Conservation Genetics

, Volume 11, Issue 6, pp 2289–2297

Genetic management of captive populations: the advantages of circular mating

Research Article

DOI: 10.1007/s10592-010-0114-8

Cite this article as:
Theodorou, K. & Couvet, D. Conserv Genet (2010) 11: 2289. doi:10.1007/s10592-010-0114-8


We performed computer simulations to evaluate the effectiveness of circular mating as a genetic management option for captive populations. As a benchmark, we used the method proposed by Fernández and Caballero according to which parental contributions are set to produce minimum coancestry among the offspring and matings are performed so as to minimize mean pairwise coancestry (referred to as the Gc/mc method). In contrast to other methods, fitness does not vary with population size in the case of circular mating, and can be higher than under random mating. Whether circular mating is an effective method in conserving captive populations depends on the trade-off between different considerations. On the one hand, circular mating shows the highest allelic diversity and the lowest mean pairwise coancestry for all population sizes. It also shows a relatively higher efficiency of purging deleterious alleles. More importantly, circular mating can significantly increase the success probability of populations released to the wild relative to the Gc/mc method. On the other hand, circular mating has the drawback of showing high inbreeding rates and low fitness in early generations, which can result to an increase in the extinction probability of the captive populations. However, this increase is slight unless population size and litter size are both very low. Overall, if the slight increase in extinction probability can be tolerated then circular mating fulfils the primary goals of a captive breeding program, i.e., it maintains high levels of genetic diversity and increases the success probability of reintroduced populations.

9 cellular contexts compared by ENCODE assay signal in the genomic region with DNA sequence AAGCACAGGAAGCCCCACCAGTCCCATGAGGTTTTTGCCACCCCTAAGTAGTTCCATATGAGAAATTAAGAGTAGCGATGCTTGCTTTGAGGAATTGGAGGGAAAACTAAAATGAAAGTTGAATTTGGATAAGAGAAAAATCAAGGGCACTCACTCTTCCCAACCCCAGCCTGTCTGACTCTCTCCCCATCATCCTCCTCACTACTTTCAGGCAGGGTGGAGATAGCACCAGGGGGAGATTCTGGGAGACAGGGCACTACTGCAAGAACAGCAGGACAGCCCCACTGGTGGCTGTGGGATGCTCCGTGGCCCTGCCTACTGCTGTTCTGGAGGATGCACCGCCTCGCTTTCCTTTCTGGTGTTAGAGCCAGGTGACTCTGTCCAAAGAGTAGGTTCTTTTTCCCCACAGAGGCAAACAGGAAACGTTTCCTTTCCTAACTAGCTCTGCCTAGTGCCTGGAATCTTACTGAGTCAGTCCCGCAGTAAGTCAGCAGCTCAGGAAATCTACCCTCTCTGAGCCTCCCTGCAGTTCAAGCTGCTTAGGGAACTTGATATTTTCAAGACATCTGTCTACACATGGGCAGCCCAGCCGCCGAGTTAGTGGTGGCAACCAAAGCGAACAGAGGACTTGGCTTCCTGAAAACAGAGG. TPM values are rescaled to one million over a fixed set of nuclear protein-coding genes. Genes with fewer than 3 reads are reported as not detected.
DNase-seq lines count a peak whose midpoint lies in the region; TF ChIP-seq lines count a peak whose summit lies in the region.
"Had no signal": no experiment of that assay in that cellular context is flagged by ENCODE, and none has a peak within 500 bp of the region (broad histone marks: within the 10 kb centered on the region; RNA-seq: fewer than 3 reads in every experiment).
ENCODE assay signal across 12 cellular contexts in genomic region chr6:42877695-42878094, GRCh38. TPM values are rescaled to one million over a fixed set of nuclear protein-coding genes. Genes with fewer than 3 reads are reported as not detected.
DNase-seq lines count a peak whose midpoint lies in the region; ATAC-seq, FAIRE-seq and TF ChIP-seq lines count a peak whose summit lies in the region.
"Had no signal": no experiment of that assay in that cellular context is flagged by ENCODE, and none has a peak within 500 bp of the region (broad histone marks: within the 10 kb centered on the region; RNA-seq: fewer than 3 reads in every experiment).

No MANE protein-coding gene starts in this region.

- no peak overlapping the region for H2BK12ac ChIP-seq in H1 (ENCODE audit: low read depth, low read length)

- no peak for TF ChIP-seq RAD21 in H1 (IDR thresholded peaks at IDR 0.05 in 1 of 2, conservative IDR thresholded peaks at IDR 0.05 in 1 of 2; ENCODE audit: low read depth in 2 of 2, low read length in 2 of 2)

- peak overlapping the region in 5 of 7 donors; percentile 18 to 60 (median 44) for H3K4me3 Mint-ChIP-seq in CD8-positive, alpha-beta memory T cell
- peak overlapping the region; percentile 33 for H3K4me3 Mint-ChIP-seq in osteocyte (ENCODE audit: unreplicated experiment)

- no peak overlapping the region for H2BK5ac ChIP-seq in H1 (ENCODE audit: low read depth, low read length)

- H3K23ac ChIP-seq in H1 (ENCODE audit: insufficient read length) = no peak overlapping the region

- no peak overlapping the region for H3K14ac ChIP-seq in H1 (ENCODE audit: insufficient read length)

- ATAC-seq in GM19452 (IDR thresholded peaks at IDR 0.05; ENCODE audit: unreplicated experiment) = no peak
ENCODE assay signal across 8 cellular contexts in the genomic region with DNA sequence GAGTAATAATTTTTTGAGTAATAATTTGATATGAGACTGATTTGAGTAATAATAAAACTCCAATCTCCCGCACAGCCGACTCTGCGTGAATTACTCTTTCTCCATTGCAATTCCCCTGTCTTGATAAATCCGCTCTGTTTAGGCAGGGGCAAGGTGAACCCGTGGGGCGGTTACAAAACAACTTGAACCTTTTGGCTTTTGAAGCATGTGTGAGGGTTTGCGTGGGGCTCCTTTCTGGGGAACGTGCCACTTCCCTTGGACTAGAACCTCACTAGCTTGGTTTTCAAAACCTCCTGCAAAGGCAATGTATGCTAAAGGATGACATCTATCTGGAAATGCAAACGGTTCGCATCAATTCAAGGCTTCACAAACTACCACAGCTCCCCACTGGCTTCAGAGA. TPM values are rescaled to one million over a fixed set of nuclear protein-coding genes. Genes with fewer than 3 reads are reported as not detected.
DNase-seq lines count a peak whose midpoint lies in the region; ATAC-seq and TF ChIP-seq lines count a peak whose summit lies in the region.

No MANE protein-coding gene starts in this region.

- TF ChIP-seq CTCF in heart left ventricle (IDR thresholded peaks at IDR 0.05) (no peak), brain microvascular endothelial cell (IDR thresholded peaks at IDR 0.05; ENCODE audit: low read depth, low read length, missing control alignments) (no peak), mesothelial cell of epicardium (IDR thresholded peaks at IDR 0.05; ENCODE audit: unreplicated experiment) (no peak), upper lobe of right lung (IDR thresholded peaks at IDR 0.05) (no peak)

Ex situ conservation Inbreeding Captive breeding Genetic load Deleterious mutation Circular mating Reintroduction 

Copyright information

© Springer Science+Business Media B.V. 2010

Authors and Affiliations

  1. 1.Biodiversity Conservation Laboratory, Department of EnvironmentUniversity of the AegeanMytileneGreece
  2. 2.UMR 5173 MNHN-CNRS-UPMCParisFrance

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